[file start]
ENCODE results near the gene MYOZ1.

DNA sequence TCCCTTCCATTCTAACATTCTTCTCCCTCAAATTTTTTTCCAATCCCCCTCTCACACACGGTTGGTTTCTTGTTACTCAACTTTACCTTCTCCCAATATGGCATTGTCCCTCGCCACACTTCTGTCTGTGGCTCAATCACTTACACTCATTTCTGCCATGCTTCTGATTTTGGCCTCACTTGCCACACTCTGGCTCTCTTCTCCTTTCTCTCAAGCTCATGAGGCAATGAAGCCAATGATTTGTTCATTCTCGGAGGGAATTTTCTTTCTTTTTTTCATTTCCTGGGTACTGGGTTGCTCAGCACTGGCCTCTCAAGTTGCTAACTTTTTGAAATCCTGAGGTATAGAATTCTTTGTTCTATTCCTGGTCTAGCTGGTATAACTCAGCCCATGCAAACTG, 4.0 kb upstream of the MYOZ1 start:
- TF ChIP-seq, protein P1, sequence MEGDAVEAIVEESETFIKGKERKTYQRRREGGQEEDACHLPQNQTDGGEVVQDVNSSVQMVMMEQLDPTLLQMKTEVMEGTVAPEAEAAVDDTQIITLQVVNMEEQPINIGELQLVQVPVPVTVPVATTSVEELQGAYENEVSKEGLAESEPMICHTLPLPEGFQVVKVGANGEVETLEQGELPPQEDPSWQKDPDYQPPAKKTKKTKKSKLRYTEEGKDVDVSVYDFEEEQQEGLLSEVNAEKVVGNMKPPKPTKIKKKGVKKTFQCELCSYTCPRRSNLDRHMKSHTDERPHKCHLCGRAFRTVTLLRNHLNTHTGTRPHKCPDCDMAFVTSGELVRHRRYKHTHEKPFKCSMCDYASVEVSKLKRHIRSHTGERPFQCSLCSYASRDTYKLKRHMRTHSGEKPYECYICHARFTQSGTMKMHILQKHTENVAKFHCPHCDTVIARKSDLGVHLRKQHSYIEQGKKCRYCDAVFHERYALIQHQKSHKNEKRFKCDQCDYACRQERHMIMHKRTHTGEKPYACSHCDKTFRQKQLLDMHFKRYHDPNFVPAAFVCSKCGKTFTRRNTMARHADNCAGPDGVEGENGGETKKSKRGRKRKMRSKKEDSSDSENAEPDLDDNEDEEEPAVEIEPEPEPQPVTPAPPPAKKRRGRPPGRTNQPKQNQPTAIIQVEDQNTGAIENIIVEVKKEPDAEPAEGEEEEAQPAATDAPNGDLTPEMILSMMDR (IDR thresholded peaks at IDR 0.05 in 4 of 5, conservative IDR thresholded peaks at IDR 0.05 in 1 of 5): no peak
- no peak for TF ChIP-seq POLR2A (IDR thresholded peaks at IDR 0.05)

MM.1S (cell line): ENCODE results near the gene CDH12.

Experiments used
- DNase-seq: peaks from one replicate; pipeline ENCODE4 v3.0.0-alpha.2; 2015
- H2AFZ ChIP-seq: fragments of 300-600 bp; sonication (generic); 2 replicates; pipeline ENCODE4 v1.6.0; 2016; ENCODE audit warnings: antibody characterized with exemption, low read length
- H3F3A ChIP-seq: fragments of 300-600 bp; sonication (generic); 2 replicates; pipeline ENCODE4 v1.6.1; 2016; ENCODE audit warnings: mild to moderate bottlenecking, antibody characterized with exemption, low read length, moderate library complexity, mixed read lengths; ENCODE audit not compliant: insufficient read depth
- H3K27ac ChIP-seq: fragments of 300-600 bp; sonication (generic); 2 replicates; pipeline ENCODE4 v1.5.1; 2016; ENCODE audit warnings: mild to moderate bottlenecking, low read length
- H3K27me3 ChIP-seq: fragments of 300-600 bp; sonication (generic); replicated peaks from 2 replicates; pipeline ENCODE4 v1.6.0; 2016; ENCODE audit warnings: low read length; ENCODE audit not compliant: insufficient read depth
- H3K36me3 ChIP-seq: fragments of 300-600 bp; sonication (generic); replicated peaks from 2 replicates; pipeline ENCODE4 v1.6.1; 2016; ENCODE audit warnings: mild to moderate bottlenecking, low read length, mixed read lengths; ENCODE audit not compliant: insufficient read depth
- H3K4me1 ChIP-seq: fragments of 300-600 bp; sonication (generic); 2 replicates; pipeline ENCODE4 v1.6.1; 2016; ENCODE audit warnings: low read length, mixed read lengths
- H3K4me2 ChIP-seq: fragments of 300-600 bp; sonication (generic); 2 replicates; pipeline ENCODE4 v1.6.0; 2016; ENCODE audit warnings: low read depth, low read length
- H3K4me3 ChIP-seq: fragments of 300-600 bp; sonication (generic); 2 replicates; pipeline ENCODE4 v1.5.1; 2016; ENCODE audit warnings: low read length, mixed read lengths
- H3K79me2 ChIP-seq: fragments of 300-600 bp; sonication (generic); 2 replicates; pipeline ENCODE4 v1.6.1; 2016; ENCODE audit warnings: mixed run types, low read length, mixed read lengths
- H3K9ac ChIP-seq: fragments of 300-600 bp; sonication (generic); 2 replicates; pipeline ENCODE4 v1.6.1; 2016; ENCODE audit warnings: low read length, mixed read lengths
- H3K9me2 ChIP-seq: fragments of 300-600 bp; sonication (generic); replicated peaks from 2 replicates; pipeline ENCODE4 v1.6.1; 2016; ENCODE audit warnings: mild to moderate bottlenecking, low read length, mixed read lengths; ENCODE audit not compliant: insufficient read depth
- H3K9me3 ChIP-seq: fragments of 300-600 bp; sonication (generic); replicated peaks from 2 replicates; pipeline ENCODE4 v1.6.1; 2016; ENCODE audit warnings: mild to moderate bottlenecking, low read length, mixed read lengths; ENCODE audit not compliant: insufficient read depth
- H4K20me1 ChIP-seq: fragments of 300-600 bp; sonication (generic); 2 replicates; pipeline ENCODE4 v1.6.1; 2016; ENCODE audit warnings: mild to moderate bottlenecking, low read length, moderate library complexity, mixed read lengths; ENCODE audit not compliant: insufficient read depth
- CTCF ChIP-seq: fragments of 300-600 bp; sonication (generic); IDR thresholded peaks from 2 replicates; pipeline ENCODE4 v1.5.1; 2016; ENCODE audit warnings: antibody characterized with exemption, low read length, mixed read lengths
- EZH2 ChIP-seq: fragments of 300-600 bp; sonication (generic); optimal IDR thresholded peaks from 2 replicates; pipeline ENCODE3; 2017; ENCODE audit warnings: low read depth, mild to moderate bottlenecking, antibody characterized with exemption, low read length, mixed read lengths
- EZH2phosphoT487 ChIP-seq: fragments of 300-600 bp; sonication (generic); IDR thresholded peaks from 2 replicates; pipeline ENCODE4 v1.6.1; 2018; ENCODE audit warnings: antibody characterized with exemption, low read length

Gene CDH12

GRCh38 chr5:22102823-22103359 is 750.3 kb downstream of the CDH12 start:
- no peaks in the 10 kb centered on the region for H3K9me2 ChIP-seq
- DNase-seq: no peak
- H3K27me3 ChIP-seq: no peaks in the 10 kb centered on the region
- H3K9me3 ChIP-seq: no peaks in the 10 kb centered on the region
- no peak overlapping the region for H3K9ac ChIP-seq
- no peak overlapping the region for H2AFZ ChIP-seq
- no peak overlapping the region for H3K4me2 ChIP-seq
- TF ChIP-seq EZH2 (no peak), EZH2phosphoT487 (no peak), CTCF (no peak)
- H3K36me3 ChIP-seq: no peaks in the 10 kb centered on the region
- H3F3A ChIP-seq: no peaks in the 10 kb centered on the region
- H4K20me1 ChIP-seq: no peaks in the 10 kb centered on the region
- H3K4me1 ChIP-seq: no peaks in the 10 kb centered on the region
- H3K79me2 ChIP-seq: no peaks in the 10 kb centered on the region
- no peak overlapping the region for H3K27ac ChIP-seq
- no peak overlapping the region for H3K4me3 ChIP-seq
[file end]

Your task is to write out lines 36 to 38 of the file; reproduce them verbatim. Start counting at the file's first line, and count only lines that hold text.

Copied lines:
- H4K20me1 ChIP-seq: no peaks in the 10 kb centered on the region
- H3K4me1 ChIP-seq: no peaks in the 10 kb centered on the region
- H3K79me2 ChIP-seq: no peaks in the 10 kb centered on the region